Turn, turn, turn...
It's turn season for managers and landlords of student housing. Preparing for incoming students can consume quite a bit of time to those managing properties near universities and colleges. With August approaching quickly, student housing property managers are repairing and/or replacing carpets, furniture and appliances, repainting walls and getting rooms ready to rent. While attracting new students happens this time of year, landlords may be putting aside attempts to collect on rent or damage costs that were never paid from previous college terms.
It's important to note: The longer a Student Housing account is past due, the less likely the money can be recovered.
Student Housing Collection Challenges
Collecting damage fees or rent on student housing can be taxing to even the most experienced landlord, but even more so when the tenant has already vacated the property. Many students will be moving away from home for the first time in their lives. Some challenges landlords already face when renting to students include:
- Forgetfulness - With newfound freedom comes lots or new responsibilities. Some students simply get overwhelmed with their lives at university and simply forget to pay their bills.
- Communication - A younger generation may respond better to texts than letters or emails. A landlord/student relationship can be especially challenging without agreed upon methods of communication.
- Responsibility - If there are roommates, parents or other benefactors involved with paying rent and other bills, a student tenant may assume that he or she isn't responsible for paying the bills on time.
If the student has already vacated the premises, collecting on past due rent or damages can be especially difficult. Sending past due notices may not get noticed. Attempts to contact active, former or international students may also seem impossible.
When to Send Student Housing Accounts to Collections
Experienced student housing property managers will likely include language in a leasing contract for when accounts will be sent to a collections agency. A rent collection policy is also helpful to dictate when and how rent is expected to be paid. Accurate information is paramount when attempting to collection on past due accounts, especially when the tenant is no longer reachable. A signed original lease agreement is one of the first and strongest methods of protecting a property owner's best interests when it comes to collecting on past due accounts.
A few extenuating circumstances will determine when to send accounts to collections:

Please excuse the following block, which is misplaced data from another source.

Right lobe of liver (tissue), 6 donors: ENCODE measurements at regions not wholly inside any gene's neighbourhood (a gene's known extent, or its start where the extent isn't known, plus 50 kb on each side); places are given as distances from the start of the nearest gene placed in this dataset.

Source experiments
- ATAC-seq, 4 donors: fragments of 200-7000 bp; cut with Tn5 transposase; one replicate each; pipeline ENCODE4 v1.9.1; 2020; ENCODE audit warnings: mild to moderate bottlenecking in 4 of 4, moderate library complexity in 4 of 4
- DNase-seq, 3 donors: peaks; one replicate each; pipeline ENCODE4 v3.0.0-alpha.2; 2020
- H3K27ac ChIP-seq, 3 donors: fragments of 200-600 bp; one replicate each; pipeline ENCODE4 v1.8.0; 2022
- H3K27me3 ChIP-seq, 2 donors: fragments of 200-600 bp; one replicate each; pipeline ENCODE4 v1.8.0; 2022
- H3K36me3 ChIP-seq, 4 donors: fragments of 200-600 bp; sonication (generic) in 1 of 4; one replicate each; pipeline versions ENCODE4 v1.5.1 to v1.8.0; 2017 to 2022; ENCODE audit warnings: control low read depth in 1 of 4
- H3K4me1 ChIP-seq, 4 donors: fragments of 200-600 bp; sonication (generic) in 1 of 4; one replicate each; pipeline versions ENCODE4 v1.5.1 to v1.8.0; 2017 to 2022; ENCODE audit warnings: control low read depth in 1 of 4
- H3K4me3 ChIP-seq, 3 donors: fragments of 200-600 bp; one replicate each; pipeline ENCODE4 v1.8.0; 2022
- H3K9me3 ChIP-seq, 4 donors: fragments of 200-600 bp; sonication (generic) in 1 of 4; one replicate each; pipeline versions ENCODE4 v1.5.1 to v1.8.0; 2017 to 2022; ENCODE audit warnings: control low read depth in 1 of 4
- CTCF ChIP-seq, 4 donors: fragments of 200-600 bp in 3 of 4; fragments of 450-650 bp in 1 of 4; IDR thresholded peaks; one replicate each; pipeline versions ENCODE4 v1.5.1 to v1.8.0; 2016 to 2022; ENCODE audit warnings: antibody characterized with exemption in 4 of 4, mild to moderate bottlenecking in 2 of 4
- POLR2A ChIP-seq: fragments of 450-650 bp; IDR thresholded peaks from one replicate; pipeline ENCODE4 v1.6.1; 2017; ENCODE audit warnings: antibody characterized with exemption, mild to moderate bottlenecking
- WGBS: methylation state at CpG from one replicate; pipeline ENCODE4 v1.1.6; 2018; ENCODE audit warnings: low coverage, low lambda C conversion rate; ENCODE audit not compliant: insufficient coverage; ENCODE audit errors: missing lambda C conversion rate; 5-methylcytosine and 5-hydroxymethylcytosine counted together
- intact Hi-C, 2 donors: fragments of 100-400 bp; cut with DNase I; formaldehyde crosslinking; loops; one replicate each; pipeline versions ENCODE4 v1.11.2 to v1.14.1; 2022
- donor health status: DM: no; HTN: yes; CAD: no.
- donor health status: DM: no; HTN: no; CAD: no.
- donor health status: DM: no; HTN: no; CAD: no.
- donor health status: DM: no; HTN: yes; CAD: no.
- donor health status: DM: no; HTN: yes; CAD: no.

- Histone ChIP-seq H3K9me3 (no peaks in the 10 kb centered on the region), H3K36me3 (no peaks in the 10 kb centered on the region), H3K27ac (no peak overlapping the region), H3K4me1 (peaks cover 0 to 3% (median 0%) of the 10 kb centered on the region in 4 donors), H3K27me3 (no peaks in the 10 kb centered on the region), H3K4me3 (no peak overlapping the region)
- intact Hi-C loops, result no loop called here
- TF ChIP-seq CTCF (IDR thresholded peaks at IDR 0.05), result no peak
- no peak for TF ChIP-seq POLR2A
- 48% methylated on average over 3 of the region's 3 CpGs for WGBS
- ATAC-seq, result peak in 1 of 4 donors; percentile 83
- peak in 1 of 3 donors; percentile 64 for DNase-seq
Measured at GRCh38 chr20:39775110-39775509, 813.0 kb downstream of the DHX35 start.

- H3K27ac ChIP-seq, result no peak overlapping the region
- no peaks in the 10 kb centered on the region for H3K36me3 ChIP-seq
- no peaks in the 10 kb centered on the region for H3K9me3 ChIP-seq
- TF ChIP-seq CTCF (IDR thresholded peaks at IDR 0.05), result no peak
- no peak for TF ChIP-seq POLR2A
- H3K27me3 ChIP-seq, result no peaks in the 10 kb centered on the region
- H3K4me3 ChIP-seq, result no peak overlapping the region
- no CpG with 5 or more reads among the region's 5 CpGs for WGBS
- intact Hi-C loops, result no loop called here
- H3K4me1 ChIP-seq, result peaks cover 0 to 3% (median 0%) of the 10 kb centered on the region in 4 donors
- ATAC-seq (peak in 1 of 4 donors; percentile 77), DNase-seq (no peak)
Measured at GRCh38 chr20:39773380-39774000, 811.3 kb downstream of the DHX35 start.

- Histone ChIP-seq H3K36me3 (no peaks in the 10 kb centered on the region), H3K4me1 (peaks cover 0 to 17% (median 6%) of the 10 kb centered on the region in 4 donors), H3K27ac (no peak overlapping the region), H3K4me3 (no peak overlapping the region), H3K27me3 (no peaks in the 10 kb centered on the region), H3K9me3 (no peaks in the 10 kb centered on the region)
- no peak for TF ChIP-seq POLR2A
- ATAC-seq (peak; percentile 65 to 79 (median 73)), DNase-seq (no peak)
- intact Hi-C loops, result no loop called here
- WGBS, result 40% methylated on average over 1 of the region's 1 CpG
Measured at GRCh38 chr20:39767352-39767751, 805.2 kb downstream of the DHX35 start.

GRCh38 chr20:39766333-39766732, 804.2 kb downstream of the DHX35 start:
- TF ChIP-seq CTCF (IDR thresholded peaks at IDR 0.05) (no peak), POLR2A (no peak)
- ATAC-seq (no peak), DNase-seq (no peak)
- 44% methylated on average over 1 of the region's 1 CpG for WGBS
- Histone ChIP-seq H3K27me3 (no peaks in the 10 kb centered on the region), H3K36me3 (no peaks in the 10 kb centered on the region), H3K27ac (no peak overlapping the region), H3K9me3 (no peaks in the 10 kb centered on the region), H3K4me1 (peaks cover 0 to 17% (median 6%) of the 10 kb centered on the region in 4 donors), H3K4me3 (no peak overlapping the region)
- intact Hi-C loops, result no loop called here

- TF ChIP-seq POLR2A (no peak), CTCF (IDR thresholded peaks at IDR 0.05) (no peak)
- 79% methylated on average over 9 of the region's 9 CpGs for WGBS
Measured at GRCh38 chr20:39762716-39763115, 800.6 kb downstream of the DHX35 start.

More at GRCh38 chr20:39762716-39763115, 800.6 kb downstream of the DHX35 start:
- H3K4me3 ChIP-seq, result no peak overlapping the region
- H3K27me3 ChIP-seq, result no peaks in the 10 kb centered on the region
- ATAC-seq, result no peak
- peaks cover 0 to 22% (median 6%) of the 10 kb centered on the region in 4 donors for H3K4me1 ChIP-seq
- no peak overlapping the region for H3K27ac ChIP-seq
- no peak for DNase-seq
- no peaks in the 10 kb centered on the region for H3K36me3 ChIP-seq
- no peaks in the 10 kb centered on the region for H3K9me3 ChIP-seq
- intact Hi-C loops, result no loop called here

- Immediately: If a tenant has unexpectedly moved out or been evicted, send those accounts to collections without delay. These accounts may be more difficult to collect and the support of professional collections is recommended.
- After 30 days: If a tenant's lease is over and there is a balance due (normal damages, such as 1 month rent, unit damage, lost key, etc.), accounts should be sent to collections 30 days post move-out.
- After 60 days: If a tenant breaks the lease without paying an early termination fee or subleasing to someone else, a property manager will usually “accelerate the rent”. Accelerated rent accounts are common in student housing, as students drop out of school or transfer schools. With months of owed rent, balances can exceed $5000. Waiting until after 60 days can allow the landlord an opportunity to fill the unit before sending to collections. With accelerated rent, the debt can be forgiven if the unit is subsequently leased. Some states have laws against accelerating rent, so it’s important to work with a collection agency that can help guide property managers through this process.
Turn... and Allow the Experts to Collect Past Due Accounts
This is a busy time of year for those who rent to college and university students. A landlord's focus is always on keeping their units full. Allowing a collections agency who specializes in student housing collections to collect on past due accounts will give the property manager the time and peace of mind during this turn season. A successful student housing landlord must also be proactive, patient and willing to work with tenants who are unsure how best to handle financial responsibilities. Prepare for new students now... and write a lease agreement that includes a rent and collections policy to proactively ensure that accounts are paid.